Microdermabrasion FAQs

Microdermabrasion is a minimally invasive exfoliation treatment for skin. During treatment, a gentle stream of aluminum oxide crystals exfoliates the outer layer of skin, after which the dead skin cells and crystal particles are vacuumed away to reveal healthy, fresh skin. Microdermabrasion is less invasive and has a faster recovery time than many other skin resurfacing treatments.


What Does Microdermabrasion Treat?

Microdermabrasion is used to treat a variety of mild-to-moderate skin problems, including acne, scarring, sun damage, age spots and fine wrinkles. Because it only affects the outermost layer of skin (epidermis), it is not effective for repairing deep tissue damage, or removing congenital marks, tattoos, moles and scars.


What Are The Benefits Of Microdermabrasion?

Microdermabrasion safely and effectively, with no pain and no downtime, improves the color, tone and texture of skin.

Microdermabrasion is considered safe for all skin types, and is especially effective for Asian and dark-skinned patients who may be at risk for skin discoloration with other types of treatment.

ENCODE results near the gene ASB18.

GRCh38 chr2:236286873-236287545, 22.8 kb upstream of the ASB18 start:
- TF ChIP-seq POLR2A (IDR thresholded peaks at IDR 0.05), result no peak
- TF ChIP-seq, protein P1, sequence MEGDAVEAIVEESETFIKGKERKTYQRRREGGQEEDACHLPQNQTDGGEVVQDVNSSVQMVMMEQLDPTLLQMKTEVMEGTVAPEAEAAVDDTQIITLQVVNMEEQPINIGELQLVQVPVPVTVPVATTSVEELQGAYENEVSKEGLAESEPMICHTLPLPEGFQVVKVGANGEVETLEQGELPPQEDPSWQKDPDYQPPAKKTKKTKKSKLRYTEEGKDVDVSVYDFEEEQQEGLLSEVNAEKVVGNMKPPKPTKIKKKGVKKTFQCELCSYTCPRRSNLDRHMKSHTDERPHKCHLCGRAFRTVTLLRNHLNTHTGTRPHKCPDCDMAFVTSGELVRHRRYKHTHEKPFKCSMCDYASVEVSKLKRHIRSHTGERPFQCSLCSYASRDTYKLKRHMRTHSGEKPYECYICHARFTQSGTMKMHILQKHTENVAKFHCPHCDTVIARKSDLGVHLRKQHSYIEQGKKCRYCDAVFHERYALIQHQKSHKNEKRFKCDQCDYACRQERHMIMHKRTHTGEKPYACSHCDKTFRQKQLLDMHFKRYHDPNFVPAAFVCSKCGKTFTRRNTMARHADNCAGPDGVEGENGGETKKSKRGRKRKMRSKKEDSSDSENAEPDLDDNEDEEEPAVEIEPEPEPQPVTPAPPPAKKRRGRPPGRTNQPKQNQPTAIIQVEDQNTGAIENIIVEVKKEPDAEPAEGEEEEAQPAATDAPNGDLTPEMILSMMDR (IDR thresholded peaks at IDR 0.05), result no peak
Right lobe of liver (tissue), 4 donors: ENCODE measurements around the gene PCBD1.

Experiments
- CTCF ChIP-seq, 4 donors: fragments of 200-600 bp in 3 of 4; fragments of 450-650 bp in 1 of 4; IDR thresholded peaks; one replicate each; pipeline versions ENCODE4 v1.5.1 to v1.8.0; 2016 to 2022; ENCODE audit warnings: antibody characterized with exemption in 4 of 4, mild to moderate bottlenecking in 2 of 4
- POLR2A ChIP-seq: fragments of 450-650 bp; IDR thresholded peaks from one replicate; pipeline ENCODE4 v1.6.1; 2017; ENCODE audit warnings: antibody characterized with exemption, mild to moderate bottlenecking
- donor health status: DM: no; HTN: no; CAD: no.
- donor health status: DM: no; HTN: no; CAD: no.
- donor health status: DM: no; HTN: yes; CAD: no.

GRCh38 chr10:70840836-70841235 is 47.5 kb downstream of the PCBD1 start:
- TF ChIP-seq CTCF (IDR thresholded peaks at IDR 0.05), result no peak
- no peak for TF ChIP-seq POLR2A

The vacuum used during dermabrasion enhances circulation and lymph flow, rejuvenating the skin internally as well as externally.


Is It Necessary To Wear Sunscreen After Microdermabrasion Treatment?

After microdermabrasion is performed, the newly exposed layer of skin is vulnerable to sun damage, so wearing sunscreen is necessary. Avoiding the sun the first few days after treatment is recommended.


How Long Do Microdermabrasion’s Results Last?

Microdermabrasion’s results are temporary. To sustain results and/or for continued improvement, microdermabrasion should be repeated at 2- to 4-week intervals.


What Are The Risks Of Microdermabrasion?

There are no serious risks associated with microdermabrasion. Possible minor side effects of microdermabrasion include skin tightness, redness, minor bruising, fine broken blood vessels, post-inflammatory hyperpigmentation, and cold sore reactivation around the lips. Patients older than 70 may have a slightly escalated risk of bruising and skin abrasions.

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